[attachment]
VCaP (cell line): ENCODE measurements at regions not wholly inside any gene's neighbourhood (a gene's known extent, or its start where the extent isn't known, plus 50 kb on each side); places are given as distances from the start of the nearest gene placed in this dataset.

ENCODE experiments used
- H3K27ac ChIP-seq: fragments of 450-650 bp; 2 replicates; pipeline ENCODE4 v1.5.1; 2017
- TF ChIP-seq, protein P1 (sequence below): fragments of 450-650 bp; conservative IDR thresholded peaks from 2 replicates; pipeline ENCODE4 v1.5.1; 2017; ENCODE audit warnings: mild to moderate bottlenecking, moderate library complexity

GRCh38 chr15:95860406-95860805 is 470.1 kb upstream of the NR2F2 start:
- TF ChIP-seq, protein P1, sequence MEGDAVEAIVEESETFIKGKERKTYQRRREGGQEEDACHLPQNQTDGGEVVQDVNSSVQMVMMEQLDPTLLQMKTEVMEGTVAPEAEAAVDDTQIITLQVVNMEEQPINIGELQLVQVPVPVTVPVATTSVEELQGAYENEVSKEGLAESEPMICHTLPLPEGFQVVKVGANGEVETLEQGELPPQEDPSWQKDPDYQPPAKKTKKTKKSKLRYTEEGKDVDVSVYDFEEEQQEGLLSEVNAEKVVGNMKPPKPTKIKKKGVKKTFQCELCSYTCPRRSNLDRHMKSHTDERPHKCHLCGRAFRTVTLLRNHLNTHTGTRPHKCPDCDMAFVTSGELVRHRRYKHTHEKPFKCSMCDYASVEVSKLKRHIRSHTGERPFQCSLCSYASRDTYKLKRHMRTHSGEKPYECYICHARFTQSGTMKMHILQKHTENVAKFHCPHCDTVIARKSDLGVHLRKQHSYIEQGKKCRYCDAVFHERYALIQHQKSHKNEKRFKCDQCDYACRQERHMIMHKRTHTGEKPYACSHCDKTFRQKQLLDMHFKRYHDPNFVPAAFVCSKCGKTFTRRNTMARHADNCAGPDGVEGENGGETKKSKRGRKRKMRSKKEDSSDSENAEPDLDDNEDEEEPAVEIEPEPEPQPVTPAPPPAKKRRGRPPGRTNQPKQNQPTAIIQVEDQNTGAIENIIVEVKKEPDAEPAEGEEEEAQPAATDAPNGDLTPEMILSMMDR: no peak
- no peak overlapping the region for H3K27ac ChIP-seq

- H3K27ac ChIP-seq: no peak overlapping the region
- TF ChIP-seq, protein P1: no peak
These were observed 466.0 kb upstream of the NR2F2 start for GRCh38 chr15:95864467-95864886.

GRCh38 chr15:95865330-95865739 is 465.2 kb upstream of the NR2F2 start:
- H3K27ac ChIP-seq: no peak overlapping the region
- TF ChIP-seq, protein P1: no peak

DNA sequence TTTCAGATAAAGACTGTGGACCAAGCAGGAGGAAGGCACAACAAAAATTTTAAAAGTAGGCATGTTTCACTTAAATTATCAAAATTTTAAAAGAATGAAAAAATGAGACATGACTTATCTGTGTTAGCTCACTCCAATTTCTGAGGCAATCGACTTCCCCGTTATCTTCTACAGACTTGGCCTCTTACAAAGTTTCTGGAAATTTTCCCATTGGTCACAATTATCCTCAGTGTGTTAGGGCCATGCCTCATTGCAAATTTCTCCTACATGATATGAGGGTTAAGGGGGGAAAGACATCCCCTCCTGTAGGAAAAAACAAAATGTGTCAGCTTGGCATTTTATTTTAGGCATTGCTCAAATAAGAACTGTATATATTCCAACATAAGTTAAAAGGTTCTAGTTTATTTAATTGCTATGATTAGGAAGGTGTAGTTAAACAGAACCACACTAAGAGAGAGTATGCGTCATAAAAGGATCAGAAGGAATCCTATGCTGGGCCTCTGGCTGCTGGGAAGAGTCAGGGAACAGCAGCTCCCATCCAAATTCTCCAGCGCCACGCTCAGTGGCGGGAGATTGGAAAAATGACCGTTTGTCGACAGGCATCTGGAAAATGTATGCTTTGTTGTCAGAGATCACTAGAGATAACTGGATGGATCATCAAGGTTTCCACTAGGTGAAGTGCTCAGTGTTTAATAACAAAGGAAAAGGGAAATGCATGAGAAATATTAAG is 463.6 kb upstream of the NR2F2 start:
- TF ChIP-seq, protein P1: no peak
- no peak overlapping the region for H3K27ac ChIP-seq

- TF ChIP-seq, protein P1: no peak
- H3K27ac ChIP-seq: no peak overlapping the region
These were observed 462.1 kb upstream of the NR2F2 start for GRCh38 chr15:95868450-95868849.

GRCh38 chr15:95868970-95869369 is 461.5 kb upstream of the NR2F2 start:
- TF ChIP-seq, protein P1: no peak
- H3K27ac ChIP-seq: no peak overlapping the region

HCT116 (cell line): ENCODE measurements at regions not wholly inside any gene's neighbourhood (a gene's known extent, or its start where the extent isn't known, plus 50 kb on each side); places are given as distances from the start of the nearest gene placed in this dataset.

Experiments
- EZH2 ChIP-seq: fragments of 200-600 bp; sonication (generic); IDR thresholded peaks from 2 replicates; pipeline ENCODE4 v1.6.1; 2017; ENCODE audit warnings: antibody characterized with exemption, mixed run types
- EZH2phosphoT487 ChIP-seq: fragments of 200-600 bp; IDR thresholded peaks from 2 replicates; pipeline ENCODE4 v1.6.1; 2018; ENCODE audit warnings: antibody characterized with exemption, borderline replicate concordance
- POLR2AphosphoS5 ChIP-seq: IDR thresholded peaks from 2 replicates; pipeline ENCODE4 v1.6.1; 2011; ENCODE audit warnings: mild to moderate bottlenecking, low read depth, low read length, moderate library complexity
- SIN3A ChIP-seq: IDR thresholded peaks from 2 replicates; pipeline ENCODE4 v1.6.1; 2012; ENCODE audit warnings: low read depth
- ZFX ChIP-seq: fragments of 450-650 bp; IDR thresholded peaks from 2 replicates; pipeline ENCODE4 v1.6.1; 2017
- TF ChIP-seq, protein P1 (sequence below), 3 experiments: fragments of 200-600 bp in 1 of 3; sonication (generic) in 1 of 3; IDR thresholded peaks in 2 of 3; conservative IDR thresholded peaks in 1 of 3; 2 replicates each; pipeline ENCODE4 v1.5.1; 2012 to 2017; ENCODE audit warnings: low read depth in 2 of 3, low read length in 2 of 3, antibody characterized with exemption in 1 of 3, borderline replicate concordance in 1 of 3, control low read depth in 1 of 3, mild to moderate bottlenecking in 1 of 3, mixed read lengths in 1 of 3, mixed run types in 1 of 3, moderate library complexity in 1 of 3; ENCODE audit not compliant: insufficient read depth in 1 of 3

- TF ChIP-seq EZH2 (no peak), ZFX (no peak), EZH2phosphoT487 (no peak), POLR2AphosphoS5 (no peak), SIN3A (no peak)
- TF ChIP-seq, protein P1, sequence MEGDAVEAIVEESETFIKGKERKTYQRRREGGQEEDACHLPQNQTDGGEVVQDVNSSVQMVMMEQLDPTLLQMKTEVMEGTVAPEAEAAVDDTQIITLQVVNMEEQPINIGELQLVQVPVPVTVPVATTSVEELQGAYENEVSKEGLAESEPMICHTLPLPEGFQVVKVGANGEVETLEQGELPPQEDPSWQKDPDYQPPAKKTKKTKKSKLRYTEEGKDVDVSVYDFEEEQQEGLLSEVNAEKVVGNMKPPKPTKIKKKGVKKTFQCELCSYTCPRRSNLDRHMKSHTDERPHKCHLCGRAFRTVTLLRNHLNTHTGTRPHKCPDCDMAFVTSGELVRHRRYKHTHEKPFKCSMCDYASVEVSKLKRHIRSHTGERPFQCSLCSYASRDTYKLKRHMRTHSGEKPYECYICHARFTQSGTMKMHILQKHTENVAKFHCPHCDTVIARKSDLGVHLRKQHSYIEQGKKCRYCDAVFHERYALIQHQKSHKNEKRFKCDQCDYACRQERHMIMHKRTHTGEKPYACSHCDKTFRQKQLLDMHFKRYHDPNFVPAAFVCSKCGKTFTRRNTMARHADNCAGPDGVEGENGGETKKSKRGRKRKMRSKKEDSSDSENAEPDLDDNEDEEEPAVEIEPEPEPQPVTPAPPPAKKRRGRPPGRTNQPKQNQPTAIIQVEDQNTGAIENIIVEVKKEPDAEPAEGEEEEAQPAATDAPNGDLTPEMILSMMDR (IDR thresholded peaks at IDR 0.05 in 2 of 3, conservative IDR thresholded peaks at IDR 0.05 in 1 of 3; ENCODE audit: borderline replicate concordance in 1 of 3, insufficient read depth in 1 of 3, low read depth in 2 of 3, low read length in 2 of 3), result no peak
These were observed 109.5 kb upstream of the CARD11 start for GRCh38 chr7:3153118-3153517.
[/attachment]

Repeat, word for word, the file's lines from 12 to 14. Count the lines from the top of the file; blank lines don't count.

- H3K27ac ChIP-seq: no peak overlapping the region
- TF ChIP-seq, protein P1: no peak

DNA sequence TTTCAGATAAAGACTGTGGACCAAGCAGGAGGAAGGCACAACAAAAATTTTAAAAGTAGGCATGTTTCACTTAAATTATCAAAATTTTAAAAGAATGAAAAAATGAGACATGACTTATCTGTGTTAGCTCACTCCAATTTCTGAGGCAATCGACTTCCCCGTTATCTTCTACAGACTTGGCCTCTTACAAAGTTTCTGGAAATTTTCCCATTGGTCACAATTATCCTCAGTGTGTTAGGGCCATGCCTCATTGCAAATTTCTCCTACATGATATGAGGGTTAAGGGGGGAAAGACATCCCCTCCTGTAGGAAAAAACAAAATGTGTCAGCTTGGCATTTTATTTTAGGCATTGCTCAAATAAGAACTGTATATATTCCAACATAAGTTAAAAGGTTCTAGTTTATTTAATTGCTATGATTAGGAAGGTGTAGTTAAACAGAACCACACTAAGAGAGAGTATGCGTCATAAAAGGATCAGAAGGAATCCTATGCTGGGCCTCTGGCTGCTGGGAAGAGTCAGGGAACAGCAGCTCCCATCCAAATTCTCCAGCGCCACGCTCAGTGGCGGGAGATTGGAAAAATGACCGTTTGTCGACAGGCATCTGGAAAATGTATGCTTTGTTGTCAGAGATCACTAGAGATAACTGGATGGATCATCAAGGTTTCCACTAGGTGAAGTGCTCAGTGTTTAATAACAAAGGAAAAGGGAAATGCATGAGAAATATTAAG is 463.6 kb upstream of the NR2F2 start: